Thursday, 1 December 2011

Community update

Twice a year Heads of Academic Departments in my school publish an article in the HM bulletin to keep the community abreast of developments in their area of expertise. Below is the text of my article published this week.

Academic Focus
The fast-paced changing world of information presents a constant challenge for students and staff alike. Today’s internet giant is quickly bypassed as the latest and newest information tool appears on the scene. Information overload is both the boon and burden of our age. Effective information filters are critical for students to benefit from the richness of resources available.

Regular changes to the Google interface in recent weeks have restricted the power of the search and with the web focussing more on social functions; we need to consider where this leaves our students in their search for authentic academic information.

Whilst one may decry the use of Wikipedia for academic purposes, we understand that many will find this their first port of call for background information. Valuable references can often be found to other more reliable sources of information by referring to the bibliographic listing at the end of each article. This is one of the most basic methods for authenticating information. An analysis of the editing history of any page also highlights the changing nature of the information provided. Such critical consumption of web and media content is an important skill for students to acquire.

Our management of information extends beyond teaching such basic skills in the library during the school day, to providing an extensive website built to cater for the students’ academic needs. Teacher librarians, in consultation with subject specialists, find and filter the best of the web and provide the links to those resources here. http://trinity.nsw.libguides.com/libraryhome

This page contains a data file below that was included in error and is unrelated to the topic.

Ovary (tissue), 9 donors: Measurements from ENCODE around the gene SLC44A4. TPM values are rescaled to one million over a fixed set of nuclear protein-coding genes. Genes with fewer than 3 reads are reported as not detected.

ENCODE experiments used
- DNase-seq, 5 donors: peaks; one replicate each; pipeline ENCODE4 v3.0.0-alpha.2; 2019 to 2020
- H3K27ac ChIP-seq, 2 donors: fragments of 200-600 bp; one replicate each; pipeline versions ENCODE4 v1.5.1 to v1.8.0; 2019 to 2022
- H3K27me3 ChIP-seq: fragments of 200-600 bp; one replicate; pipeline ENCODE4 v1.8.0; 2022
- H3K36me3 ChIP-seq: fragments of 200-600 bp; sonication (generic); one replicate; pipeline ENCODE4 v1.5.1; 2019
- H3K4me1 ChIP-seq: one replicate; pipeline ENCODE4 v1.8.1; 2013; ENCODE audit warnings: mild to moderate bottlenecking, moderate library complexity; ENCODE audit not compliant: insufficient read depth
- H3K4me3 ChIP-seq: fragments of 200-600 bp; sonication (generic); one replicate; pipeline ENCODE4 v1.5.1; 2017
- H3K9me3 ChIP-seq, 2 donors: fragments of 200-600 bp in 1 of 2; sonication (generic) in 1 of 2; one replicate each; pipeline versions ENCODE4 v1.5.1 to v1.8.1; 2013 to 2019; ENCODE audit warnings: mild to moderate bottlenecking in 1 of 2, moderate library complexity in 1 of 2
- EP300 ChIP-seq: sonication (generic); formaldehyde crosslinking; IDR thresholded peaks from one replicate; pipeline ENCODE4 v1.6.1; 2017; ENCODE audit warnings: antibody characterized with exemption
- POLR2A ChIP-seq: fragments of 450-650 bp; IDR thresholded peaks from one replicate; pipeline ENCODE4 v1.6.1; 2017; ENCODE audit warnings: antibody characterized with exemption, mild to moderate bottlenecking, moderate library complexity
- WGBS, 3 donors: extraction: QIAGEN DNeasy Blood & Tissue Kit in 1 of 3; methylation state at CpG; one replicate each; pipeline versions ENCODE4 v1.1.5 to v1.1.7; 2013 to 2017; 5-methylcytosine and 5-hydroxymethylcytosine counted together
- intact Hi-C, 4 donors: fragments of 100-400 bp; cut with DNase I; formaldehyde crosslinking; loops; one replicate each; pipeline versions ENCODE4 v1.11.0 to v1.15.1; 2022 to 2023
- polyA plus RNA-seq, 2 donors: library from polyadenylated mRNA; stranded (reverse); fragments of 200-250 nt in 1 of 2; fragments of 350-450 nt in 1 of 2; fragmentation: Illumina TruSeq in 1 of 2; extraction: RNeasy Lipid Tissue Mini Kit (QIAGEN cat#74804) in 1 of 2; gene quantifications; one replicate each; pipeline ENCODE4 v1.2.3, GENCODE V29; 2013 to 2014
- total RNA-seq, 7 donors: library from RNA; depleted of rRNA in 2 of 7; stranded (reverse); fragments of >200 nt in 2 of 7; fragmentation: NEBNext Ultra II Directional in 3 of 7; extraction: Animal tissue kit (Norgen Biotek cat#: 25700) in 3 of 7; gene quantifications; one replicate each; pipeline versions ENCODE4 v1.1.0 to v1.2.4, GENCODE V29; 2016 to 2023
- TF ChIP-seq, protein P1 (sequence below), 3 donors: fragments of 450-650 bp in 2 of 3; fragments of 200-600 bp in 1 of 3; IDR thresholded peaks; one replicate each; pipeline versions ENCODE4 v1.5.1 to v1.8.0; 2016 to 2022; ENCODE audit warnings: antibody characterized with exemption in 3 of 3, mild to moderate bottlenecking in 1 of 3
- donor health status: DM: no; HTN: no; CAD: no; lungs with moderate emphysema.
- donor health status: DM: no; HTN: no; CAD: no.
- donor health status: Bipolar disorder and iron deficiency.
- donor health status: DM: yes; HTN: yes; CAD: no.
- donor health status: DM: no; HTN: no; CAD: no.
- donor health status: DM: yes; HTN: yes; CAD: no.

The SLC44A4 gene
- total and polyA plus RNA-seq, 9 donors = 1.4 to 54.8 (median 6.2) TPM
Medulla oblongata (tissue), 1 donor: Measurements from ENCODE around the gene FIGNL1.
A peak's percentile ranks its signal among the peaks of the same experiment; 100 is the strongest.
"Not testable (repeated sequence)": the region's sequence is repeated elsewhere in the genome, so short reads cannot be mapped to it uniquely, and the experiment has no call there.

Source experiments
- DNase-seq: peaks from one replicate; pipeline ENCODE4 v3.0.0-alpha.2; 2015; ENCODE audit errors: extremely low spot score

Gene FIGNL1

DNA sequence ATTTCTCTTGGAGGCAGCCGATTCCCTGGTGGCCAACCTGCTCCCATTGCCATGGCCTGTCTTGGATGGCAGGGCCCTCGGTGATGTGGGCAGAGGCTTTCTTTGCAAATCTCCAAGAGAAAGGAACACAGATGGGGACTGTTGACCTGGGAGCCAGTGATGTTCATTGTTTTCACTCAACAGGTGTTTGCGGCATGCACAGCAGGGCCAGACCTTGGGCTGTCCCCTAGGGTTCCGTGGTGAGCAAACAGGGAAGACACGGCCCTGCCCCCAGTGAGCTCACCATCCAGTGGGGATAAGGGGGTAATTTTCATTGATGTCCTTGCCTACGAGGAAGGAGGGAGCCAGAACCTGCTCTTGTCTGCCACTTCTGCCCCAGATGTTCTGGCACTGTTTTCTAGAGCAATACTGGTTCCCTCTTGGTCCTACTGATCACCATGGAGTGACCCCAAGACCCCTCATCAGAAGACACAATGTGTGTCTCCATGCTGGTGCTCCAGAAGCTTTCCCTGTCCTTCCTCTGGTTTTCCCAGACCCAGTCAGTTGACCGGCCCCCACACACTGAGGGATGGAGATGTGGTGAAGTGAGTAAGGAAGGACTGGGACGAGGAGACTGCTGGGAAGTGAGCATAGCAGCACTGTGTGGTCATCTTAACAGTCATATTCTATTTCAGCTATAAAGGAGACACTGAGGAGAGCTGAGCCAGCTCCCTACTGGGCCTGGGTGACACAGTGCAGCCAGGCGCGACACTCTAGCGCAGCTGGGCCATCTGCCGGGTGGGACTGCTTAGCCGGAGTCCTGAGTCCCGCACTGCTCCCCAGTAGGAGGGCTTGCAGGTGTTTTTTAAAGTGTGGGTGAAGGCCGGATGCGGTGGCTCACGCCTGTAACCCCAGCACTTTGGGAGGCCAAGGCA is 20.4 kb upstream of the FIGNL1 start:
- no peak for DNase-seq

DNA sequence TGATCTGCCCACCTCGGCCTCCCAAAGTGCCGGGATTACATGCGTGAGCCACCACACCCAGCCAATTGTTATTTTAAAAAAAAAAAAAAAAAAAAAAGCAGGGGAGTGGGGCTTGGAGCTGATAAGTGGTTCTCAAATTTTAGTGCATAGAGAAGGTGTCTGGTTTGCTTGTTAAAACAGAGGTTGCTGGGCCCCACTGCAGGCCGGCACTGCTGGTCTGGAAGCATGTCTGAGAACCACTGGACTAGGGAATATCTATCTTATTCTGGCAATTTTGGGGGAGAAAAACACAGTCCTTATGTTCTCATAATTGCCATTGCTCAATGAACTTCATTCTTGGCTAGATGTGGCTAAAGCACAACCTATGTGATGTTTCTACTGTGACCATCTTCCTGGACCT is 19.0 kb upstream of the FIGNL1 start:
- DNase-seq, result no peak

The guides provide information for particular subject areas and focus on topics specific to each grade level. They incorporate a wide variety of media, including video and RSS feeds as well as books, apps and tools. Links back to the intranet site emphasise the importance of using our extensive range of databases to retrieve reliable sources of information for academic purposes. General guides cover books and reading, research skills, and writing. A guide to all things iPad focuses on useful apps and sites for education purposes.

Current announcements and items of interest are promoted through The Arthur Holt Library Facebook page at http://www.facebook.com/TGSLibrary Visit it regularly to review announcements or ‘Like’ the page to keep abreast of interesting developments in the world of Young Adult literature, writing competitions, book promotions and useful web tools.

This term, library catalogue data has been migrated to a new database. The Destiny interface has proved popular and the added functionality has already improved students’ search retrieval success. Filtered web sites are included in the package and eventually students will be able to use the library database from home to check their borrowings, browse the shelves virtually, place reserves for titles and recommend purchases. When students are provided with school email at the beginning of 2012 through TNet, individual communications about loans and recommendations will be enabled.

Students need to be encouraged in class and at home to use the most appropriate web tools for their information needs. The library site provides direction to the best of the web.

Tuesday, 29 November 2011

Digital Litter

Where have you been and have you cleared away your rubbish?


As the end of the school year fast approaches for those of us looking forward to summer holidays, a certain amount of frenzy is generated as many endeavour to "clean out" what is no longer useful.